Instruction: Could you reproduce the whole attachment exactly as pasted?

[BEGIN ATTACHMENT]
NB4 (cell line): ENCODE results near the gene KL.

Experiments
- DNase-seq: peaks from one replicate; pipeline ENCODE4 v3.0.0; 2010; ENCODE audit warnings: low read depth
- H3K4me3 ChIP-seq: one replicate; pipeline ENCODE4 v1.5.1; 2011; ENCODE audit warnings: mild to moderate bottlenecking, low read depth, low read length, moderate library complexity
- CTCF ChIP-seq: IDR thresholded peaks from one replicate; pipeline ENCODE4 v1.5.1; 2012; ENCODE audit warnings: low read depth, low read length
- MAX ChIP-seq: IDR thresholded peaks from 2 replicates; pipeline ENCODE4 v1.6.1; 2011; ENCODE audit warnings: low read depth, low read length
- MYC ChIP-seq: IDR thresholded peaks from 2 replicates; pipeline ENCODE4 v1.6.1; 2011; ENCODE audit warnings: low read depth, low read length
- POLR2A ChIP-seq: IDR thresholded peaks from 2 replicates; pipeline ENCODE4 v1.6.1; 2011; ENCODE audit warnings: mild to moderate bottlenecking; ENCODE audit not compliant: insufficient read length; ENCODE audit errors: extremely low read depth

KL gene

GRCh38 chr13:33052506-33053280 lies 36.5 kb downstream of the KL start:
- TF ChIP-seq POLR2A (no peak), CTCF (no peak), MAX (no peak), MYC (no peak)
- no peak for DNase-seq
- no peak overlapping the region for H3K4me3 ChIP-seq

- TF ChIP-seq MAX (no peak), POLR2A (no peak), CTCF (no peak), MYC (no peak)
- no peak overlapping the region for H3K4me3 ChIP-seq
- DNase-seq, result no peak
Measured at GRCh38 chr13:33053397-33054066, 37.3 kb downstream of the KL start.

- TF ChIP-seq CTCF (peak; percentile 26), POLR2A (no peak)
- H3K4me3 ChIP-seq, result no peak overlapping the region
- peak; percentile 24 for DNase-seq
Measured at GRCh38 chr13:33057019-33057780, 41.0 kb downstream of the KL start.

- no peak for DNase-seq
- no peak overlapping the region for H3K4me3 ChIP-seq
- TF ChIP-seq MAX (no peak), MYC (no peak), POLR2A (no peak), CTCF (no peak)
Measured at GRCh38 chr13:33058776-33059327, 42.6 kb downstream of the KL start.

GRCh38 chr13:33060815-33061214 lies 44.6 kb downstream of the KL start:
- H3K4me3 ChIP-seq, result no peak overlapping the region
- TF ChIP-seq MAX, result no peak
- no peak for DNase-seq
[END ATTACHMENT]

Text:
NB4 (cell line): ENCODE results near the gene KL.

Experiments
- DNase-seq: peaks from one replicate; pipeline ENCODE4 v3.0.0; 2010; ENCODE audit warnings: low read depth
- H3K4me3 ChIP-seq: one replicate; pipeline ENCODE4 v1.5.1; 2011; ENCODE audit warnings: mild to moderate bottlenecking, low read depth, low read length, moderate library complexity
- CTCF ChIP-seq: IDR thresholded peaks from one replicate; pipeline ENCODE4 v1.5.1; 2012; ENCODE audit warnings: low read depth, low read length
- MAX ChIP-seq: IDR thresholded peaks from 2 replicates; pipeline ENCODE4 v1.6.1; 2011; ENCODE audit warnings: low read depth, low read length
- MYC ChIP-seq: IDR thresholded peaks from 2 replicates; pipeline ENCODE4 v1.6.1; 2011; ENCODE audit warnings: low read depth, low read length
- POLR2A ChIP-seq: IDR thresholded peaks from 2 replicates; pipeline ENCODE4 v1.6.1; 2011; ENCODE audit warnings: mild to moderate bottlenecking; ENCODE audit not compliant: insufficient read length; ENCODE audit errors: extremely low read depth

KL gene

GRCh38 chr13:33052506-33053280 lies 36.5 kb downstream of the KL start:
- TF ChIP-seq POLR2A (no peak), CTCF (no peak), MAX (no peak), MYC (no peak)
- no peak for DNase-seq
- no peak overlapping the region for H3K4me3 ChIP-seq

- TF ChIP-seq MAX (no peak), POLR2A (no peak), CTCF (no peak), MYC (no peak)
- no peak overlapping the region for H3K4me3 ChIP-seq
- DNase-seq, result no peak
Measured at GRCh38 chr13:33053397-33054066, 37.3 kb downstream of the KL start.

- TF ChIP-seq CTCF (peak; percentile 26), POLR2A (no peak)
- H3K4me3 ChIP-seq, result no peak overlapping the region
- peak; percentile 24 for DNase-seq
Measured at GRCh38 chr13:33057019-33057780, 41.0 kb downstream of the KL start.

- no peak for DNase-seq
- no peak overlapping the region for H3K4me3 ChIP-seq
- TF ChIP-seq MAX (no peak), MYC (no peak), POLR2A (no peak), CTCF (no peak)
Measured at GRCh38 chr13:33058776-33059327, 42.6 kb downstream of the KL start.

GRCh38 chr13:33060815-33061214 lies 44.6 kb downstream of the KL start:
- H3K4me3 ChIP-seq, result no peak overlapping the region
- TF ChIP-seq MAX, result no peak
- no peak for DNase-seq